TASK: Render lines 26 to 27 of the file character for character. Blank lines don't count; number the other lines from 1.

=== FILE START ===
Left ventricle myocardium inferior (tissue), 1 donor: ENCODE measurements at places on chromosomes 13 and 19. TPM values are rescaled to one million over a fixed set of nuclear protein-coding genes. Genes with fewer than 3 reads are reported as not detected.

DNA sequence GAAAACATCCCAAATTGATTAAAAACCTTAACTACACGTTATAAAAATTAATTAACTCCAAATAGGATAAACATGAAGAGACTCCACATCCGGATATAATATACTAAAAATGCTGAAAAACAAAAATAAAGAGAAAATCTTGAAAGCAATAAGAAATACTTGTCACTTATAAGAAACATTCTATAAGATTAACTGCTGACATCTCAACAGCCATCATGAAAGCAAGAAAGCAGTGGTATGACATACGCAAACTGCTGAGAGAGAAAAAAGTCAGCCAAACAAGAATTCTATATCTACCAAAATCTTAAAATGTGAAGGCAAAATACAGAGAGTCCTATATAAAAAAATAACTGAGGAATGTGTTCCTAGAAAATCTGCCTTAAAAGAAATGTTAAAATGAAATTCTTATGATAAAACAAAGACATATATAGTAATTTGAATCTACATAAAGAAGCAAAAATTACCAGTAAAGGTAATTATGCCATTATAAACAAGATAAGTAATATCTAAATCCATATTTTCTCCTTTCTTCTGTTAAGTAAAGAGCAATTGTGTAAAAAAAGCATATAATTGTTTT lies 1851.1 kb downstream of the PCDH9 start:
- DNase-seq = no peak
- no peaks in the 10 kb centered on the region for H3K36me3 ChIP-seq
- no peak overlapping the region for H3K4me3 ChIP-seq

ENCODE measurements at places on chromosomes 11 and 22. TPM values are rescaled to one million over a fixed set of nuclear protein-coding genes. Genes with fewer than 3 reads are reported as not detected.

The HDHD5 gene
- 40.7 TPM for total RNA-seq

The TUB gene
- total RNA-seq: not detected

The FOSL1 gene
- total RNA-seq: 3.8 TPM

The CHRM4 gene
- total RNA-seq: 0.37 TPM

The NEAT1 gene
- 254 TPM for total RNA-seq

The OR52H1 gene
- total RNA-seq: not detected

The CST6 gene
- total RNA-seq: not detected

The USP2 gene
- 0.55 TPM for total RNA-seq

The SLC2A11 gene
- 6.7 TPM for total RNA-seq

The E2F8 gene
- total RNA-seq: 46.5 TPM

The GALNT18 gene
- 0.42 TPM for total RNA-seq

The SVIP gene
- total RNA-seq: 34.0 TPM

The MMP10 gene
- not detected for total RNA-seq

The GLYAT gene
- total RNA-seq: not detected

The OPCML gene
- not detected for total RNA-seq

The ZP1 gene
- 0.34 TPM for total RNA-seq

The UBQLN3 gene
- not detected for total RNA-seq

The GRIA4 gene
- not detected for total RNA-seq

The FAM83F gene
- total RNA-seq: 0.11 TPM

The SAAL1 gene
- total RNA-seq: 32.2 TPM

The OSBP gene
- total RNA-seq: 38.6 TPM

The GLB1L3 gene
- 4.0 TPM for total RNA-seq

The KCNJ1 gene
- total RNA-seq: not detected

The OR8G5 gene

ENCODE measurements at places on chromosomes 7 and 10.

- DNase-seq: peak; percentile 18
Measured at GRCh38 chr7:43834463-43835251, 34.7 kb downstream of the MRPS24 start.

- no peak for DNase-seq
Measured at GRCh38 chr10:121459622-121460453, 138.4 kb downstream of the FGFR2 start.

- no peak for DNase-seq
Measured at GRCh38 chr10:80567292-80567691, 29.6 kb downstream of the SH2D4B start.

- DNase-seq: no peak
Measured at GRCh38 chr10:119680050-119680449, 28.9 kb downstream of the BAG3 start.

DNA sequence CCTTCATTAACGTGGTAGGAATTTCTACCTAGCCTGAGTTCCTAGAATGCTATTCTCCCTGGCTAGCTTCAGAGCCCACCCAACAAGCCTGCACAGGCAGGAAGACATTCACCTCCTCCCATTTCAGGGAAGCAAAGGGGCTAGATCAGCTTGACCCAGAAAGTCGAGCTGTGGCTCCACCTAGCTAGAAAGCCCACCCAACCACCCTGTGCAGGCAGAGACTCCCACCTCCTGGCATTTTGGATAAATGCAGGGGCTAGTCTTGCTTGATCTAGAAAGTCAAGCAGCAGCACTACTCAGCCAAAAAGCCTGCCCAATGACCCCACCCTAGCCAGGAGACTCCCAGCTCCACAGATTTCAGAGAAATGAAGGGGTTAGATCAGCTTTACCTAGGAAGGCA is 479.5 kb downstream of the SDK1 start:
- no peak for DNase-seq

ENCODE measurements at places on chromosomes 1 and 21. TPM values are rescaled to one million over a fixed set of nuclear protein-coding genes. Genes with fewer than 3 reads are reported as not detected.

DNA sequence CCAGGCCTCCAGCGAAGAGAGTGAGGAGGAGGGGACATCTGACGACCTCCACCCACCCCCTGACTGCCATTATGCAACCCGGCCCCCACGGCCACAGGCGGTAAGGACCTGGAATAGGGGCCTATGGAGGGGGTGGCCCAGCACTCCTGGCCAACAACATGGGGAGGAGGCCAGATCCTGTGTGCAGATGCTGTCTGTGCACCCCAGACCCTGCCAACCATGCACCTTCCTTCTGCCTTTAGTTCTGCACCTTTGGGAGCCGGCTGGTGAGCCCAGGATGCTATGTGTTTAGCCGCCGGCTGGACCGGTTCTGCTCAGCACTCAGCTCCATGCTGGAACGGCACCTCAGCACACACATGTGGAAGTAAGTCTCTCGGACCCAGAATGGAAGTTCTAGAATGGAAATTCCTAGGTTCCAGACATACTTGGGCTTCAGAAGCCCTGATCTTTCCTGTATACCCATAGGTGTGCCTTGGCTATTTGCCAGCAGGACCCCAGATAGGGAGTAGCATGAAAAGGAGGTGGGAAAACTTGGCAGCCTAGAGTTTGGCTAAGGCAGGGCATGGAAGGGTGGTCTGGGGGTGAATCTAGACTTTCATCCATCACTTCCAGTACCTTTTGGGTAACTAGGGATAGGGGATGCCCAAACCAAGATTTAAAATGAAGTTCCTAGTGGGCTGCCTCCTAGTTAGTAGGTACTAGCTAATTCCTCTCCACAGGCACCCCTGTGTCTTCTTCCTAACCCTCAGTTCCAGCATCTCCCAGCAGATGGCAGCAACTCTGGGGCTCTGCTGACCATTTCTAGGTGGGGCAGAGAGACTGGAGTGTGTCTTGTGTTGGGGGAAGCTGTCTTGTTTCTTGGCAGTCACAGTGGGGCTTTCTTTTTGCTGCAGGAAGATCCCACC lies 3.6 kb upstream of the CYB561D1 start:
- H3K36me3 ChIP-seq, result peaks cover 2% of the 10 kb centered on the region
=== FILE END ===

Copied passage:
- total RNA-seq: 46.5 TPM

The GALNT18 gene